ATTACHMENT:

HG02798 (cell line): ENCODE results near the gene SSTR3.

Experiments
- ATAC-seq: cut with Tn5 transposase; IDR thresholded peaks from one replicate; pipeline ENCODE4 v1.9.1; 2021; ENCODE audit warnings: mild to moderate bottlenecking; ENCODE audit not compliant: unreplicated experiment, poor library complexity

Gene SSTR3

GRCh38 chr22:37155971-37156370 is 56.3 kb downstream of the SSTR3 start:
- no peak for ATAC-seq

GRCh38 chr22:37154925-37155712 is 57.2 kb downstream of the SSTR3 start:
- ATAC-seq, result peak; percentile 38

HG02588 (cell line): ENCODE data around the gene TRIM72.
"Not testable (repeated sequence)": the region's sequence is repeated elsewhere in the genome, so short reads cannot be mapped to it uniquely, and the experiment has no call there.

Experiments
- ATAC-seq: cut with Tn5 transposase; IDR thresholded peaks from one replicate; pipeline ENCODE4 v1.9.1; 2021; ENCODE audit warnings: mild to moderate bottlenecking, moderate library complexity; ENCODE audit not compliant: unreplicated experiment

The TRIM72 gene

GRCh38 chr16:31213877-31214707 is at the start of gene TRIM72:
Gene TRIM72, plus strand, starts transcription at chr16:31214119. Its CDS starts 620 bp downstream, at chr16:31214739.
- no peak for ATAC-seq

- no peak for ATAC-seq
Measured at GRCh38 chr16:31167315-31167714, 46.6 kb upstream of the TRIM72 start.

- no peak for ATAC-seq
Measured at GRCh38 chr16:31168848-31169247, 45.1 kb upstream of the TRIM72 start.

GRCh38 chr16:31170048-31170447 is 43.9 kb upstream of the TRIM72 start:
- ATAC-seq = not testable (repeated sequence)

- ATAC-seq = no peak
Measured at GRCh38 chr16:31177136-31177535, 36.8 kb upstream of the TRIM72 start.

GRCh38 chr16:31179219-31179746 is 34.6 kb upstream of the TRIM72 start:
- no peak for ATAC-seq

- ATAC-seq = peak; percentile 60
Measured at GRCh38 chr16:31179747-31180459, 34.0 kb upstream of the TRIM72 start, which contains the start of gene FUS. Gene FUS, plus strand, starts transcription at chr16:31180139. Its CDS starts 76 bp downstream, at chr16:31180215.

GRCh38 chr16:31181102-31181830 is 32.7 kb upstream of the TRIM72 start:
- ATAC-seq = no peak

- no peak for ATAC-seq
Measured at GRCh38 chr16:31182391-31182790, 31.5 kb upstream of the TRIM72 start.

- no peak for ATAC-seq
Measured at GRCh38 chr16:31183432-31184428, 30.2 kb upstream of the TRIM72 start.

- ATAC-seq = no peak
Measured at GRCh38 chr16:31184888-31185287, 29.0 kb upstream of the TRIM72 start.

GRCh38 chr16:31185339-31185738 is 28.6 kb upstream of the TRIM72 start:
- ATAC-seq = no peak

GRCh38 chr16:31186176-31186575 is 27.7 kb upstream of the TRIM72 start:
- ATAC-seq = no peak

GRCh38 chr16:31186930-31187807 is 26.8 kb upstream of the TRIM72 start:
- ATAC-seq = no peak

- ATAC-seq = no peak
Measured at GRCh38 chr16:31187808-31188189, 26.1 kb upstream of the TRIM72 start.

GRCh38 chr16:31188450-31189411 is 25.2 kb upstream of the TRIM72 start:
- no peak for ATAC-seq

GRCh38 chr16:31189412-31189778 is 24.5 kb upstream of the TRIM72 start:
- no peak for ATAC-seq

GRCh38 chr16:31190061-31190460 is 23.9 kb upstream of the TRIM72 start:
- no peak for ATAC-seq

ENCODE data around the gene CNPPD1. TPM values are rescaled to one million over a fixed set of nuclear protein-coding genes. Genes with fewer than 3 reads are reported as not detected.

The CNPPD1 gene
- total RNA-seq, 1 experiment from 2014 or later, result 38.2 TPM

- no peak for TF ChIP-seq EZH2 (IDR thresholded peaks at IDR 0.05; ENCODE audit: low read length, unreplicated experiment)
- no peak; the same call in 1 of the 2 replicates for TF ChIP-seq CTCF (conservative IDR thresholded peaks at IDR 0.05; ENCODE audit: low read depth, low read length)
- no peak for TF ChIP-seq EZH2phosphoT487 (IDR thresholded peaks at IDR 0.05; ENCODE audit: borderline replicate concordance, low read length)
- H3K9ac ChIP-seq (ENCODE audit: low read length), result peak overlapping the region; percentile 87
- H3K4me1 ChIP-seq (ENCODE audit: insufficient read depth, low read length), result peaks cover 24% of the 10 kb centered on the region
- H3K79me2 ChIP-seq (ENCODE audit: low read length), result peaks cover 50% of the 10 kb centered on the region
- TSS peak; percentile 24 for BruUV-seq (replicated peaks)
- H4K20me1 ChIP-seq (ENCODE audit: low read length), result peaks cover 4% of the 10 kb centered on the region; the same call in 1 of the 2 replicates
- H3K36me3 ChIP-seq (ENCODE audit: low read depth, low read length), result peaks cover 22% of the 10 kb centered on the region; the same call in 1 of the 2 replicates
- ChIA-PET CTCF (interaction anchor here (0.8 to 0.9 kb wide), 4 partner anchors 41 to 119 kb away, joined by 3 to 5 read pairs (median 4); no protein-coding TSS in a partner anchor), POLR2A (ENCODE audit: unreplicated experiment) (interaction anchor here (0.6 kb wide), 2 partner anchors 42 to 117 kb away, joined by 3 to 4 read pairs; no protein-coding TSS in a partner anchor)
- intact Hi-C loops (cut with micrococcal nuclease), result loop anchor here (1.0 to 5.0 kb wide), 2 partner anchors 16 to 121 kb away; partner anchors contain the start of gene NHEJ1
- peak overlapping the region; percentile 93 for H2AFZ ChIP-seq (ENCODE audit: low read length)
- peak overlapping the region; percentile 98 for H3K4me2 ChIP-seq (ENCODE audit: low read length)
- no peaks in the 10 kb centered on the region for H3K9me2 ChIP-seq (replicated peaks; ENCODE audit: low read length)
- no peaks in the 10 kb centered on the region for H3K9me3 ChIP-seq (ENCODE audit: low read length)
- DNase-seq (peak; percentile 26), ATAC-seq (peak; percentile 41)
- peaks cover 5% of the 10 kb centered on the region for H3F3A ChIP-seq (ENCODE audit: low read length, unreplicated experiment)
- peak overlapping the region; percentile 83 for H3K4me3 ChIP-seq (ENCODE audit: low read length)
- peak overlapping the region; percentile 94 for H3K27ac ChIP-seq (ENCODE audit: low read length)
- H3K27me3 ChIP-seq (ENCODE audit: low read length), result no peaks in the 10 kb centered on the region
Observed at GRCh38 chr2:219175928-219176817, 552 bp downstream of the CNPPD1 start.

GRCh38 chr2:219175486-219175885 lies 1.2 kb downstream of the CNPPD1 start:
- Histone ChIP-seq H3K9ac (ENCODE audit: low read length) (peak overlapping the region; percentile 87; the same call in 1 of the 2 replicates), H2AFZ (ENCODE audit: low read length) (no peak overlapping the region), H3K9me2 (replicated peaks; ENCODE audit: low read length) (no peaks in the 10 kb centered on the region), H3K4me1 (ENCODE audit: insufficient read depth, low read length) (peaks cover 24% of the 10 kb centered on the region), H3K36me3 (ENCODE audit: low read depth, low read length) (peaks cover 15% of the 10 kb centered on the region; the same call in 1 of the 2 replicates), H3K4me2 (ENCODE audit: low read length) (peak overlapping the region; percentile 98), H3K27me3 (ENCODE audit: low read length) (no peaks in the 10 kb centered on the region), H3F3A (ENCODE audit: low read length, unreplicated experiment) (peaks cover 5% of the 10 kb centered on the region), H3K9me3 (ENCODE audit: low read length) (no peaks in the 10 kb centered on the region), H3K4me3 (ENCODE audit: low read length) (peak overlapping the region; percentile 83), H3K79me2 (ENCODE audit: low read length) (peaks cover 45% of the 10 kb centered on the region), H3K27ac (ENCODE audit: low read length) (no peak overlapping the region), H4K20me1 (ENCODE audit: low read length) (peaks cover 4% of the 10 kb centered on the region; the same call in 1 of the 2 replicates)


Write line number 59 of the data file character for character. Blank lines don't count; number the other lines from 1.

- H3K79me2 ChIP-seq (ENCODE audit: low read length), result peaks cover 50% of the 10 kb centered on the region